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Could anyone clarify pls: Why there is no converion when casting reference types?

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When casting is applied to primitives, the primitive is converted to the left-side type. But the same is not done for reference types. Why is this? I would appreciate it if any of you can explain.
class Base {
String s = "Field, Base";
public void iPrint() {
System.out.println("Method, Base");
class Derived extends Base{
String s = "Field, Derived";
String e = " Extra Field in Derived";
public void iPrint() {
System.out.println("Method, Derived" + s);
public class CastTest {
public static void main(String s[]) {
int iv = 1;
float fv = 2.3f;
// casting primitives, conversion takes place
iv = (int) fv;
System.out.println("Integer: " + iv);
Derived d = new Derived();
// casting references, Why no conversion?
Base b = (Base) d;


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Are you saying that your
Base b = (Base) d ;
does not work?
I'm pretty sure that even
Base b = d ;
would work.
Thandapani Saravanan
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I agree. But when an object is casted to a super-class object, should'nt it be converted? If you see the object after casting it is same as it was before.
That is when we say,
Object o = (Object) new String("test")
o becomes a String. Why not just Object?
But when we say,
float f = 9.8;
int i = (int) f;
Then i becomes an integer. (not float anymore)
I think now you know what is my doubt.
Thanks a lot.
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Reference is just an address of an object in memory. It's up to JVM to store information about what object it is accessing.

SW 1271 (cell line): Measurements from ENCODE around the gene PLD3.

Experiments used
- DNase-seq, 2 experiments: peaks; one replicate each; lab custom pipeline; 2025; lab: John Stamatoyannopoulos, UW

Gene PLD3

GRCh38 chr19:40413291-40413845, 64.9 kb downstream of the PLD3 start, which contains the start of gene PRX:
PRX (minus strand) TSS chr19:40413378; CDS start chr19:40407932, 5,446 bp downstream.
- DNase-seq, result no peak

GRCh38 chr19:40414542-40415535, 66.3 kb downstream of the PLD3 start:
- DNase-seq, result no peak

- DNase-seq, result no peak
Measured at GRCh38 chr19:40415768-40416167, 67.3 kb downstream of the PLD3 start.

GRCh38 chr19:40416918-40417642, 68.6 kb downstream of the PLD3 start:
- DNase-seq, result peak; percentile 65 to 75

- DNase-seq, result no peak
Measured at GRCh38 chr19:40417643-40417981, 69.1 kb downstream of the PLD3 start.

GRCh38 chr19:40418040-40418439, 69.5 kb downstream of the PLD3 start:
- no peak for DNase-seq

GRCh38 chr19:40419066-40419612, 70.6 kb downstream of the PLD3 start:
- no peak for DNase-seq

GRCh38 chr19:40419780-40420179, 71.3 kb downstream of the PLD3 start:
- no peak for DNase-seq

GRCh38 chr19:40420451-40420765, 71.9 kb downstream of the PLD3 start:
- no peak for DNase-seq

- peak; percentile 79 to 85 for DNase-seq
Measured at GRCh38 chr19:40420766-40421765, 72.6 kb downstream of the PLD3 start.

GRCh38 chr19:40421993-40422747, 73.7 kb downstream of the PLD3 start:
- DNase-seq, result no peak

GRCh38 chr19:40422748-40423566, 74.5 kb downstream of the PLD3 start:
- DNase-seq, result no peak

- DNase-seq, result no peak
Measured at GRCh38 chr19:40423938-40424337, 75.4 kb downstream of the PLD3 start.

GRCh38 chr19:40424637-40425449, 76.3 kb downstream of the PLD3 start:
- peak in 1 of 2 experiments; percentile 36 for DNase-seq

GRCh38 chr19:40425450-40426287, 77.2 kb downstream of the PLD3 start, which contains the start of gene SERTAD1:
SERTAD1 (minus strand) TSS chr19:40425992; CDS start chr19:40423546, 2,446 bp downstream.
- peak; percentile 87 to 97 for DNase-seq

So, if you have say:
String s = "a";
Object o = s;
You have two references to the same object.
So, you don't "make" Object to be a String or vise a versa.
Primitive types are not stored as references, but as values. How do you expect to have integer to be float ? They have different bit sequence implementation.
Uhh... I even feel hard to explain clear enough...
Okay, better to say : int variable can carry only integer value, so it just can't hold 3.2f.

With best of best regards, Pawel S. Veselov ( aka Black Angel )
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My take on this would be that you have to look at the potential advantages and disadvantages of the two approaches. If casting of object references actually converted the objects, information would be lost (casting a String to an Object loses the contents of the string as well as the fact that it is a String) so I find it hard to imagine when I might want to do it.
Preserving the object, on the other hand allows "polymorphism" to work, and very useful it is too.
Consider the class Vector. I use it a lot, because it can hold any objects. If I want a place to store a lot of Strings, I can use a Vector. If I want a place to store some visible Components, some of which may be Buttons, Panels and so on, I still use a Vector.
Notice that Java includes "object" versions of the primitive types (Integer, Float etc.). casting these has the same behaviour as casting other object references. The provision of these classes is an indication of how important and valuable this mechanism is.
I think I could live without conversion casting between primitives. In fact, I could still write perfectly effective programs without primitive data types at all. The same can't be said of objects and polymorphism.
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